I’m Carol, and I’m excited to join the Homeschool Village writing about homeschooling on the homestead. There are so many learning opportunities for our children just in our own backyards that I can’t stop sharing about them. And whether you only have a goldfish in a bowl, or 200 head of cattle, I’m sure that I can help you find those lessons living right under your nose.
I knew I wanted to homeschool my children before I ever got married. I can’t remember how I first heard of homeschooling; because in those days, it wasn’t the “in” thing to do. In fact, I’ve been homeschooling since before the Internet; since before most states had laws governing it; and practically before any homeschooling curriculum was even written! That’s a long time folks.
So, I was on my own. I learned from the beginning to use my library card, real books, my Bible, stuff out of the kitchen, and whatever nature we could find in our postage-stamped size backyard in the city. I think those humble beginnings helped me to see that even though I would be tempted and buy expensive curricula throughout the years, the best way is to learn simply by living your lives.
Many years later, our backyard in the city grew into a modest piece of acreage in the Shenandoah Valley of Virginia. Since moving to our homestead, we have tried many different things. Currently, we have a medium-sized garden, a goat (not yet milking), scads of egg chickens, two rabbits, two dogs, two colonies of honeybees, and that lonely fish in the 20 gallon tank. However, we have had goats in milk, meat and egg chickens, turkeys, ducks, pigs, and quite extensive gardens.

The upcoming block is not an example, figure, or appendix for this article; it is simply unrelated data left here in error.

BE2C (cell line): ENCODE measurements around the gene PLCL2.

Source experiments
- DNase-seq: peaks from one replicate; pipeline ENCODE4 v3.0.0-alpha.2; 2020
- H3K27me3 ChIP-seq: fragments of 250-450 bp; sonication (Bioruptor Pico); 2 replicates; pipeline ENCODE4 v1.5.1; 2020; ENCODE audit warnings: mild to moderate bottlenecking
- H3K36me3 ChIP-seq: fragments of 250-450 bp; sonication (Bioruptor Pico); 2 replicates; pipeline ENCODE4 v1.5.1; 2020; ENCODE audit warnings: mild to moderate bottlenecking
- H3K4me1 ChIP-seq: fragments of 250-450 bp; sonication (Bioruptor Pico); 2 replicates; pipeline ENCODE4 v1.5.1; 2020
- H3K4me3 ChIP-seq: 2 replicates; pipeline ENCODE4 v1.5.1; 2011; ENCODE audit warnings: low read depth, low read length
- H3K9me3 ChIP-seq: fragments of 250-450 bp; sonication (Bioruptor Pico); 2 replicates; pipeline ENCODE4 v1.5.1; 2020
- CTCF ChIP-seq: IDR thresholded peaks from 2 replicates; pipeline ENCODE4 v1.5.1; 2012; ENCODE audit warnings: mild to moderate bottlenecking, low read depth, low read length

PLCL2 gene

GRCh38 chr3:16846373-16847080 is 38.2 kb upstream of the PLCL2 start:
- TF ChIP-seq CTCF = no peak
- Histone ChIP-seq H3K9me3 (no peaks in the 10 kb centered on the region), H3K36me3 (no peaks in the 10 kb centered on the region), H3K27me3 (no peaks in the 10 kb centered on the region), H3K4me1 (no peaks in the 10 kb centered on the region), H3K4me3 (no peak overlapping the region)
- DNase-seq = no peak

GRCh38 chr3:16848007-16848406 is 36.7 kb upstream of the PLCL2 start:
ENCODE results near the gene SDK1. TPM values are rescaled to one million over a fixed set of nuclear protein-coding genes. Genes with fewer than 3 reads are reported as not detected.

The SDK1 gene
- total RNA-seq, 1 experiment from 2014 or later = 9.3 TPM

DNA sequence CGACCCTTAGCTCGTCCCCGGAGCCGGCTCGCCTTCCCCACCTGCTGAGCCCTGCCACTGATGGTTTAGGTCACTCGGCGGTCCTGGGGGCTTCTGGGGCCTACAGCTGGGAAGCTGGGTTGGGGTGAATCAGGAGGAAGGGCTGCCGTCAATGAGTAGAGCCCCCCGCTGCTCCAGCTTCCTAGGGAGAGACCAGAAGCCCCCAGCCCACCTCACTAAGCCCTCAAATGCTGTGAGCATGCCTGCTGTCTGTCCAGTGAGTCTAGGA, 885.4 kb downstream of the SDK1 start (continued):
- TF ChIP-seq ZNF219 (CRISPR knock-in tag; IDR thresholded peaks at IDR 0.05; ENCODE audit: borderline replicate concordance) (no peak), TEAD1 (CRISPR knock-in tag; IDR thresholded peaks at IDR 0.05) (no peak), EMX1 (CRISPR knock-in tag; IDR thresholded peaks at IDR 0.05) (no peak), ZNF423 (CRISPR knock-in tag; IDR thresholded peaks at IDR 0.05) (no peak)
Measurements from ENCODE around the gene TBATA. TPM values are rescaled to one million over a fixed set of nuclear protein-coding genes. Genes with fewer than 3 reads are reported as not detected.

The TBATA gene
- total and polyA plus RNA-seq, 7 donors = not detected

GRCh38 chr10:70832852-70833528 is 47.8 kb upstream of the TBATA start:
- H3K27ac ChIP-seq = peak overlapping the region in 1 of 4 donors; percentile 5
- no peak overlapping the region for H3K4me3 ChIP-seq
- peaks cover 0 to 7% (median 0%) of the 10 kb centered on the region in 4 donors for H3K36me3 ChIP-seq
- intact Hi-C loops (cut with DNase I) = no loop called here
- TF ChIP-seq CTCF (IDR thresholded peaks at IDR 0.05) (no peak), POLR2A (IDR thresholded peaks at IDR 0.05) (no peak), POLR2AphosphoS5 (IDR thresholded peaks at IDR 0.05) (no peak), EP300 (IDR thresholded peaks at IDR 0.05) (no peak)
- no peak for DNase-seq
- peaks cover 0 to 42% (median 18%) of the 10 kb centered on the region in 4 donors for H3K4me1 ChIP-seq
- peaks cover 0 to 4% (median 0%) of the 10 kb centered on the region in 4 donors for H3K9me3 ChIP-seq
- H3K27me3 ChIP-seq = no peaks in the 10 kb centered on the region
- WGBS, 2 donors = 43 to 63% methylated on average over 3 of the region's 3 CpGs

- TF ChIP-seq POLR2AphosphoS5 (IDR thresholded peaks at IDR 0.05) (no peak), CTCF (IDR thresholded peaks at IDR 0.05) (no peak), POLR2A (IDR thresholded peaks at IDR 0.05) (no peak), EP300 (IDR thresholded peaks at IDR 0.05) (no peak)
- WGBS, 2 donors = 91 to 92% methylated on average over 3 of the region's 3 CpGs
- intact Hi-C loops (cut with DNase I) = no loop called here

Don’t think I’m a SuperWoman; because I am NOT! Notice, I never said we’ve done all those things at the same time. Plus, I used to have a few more boys living at home than I do now, to do all the heavy work. But, I’ve learned a lot from this lifestyle of trying to grow most of our wholesome food on the family homestead while homeschooling the kids at the same time. And I’ve noticed other families try to combine the homesteading and the homeschooling lifestyle, encounter rough roads, and give up in despair.
From what I’ve observed, this despair comes from several different places. The first is misplaced expectations. Another, perfectionism. And yet another, failing to integrate the two lifestyles into one. That is why I started my site Lessons from the Homestead. And that is why I want to write this column for the Village—to offer encouragement, ideas, and basic down-to-earth advice for those parents that can’t seem to get all the chores done and the homeschooling, too.
So if this describes you, come back. We’ll talk about how to find lessons in the garden, the kitchen, the dairy barn. We’ll talk about what kind of expectations we place on ourselves and those we feel from others. We’ll discuss our priorities, how children learn, and abandoning our pre-conceived ideals for what truly works. And mostly, we’ll discover together how to integrate the homeschooling and homesteading lifestyles into a workable, satisfying life that brings glory to God and gives testimony to His blessings in our lives.
Blessings to ya’